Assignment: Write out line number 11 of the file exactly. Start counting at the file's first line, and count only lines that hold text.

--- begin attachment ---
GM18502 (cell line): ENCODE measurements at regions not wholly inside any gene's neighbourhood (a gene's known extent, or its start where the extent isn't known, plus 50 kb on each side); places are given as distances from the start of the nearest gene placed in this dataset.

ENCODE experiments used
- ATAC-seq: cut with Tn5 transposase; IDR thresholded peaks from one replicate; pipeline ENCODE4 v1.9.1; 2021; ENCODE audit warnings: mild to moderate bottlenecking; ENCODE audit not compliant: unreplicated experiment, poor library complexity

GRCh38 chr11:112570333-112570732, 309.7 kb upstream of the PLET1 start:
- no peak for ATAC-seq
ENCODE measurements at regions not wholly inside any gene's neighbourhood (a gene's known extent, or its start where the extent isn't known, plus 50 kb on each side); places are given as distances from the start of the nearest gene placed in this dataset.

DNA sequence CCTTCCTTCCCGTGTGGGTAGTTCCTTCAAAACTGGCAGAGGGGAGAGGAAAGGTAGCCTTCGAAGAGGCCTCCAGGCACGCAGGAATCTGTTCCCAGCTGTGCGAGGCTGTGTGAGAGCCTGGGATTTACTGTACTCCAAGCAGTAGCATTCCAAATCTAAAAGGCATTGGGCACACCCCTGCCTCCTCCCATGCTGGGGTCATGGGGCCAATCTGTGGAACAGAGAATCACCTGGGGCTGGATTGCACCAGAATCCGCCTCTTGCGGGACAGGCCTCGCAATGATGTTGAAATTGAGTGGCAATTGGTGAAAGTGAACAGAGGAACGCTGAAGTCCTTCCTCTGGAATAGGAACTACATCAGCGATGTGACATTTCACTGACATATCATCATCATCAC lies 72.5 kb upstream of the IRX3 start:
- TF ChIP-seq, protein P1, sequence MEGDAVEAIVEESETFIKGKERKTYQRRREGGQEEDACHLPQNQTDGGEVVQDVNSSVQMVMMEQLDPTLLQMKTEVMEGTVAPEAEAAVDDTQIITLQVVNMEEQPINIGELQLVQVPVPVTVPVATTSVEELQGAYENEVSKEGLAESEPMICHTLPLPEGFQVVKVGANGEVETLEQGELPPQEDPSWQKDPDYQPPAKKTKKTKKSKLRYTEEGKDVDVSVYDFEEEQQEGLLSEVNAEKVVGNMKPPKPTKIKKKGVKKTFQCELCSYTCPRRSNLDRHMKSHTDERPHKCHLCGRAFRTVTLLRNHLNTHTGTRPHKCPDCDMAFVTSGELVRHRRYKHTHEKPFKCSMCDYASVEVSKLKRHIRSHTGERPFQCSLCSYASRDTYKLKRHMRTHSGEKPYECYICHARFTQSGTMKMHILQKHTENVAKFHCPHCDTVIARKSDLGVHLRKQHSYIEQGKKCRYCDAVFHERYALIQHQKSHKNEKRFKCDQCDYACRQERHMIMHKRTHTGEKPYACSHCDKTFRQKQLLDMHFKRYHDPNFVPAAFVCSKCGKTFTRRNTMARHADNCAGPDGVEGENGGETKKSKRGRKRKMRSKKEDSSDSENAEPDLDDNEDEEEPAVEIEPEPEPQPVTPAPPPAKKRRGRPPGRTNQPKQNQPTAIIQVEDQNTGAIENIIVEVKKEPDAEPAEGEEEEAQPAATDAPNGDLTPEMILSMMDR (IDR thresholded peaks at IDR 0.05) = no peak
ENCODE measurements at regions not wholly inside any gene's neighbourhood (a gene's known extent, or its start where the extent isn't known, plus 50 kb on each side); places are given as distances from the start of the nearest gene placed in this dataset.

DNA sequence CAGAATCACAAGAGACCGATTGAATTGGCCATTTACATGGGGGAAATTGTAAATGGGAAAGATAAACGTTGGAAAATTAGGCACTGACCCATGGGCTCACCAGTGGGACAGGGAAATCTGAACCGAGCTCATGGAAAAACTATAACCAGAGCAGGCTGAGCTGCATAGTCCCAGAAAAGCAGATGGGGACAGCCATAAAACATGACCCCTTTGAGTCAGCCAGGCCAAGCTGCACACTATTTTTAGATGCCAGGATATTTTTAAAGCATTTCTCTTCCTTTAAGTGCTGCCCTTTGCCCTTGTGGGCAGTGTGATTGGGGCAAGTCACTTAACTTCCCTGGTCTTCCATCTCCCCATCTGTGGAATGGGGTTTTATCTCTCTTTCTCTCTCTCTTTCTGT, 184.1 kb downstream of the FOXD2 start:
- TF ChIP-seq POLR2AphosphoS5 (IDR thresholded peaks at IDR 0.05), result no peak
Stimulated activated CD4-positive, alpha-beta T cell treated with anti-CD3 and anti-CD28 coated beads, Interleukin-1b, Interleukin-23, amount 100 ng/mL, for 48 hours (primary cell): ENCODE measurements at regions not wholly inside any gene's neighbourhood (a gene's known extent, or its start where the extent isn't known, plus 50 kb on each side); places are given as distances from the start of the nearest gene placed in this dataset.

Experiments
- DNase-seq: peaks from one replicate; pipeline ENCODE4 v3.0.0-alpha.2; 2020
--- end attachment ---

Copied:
- TF ChIP-seq POLR2AphosphoS5 (IDR thresholded peaks at IDR 0.05), result no peak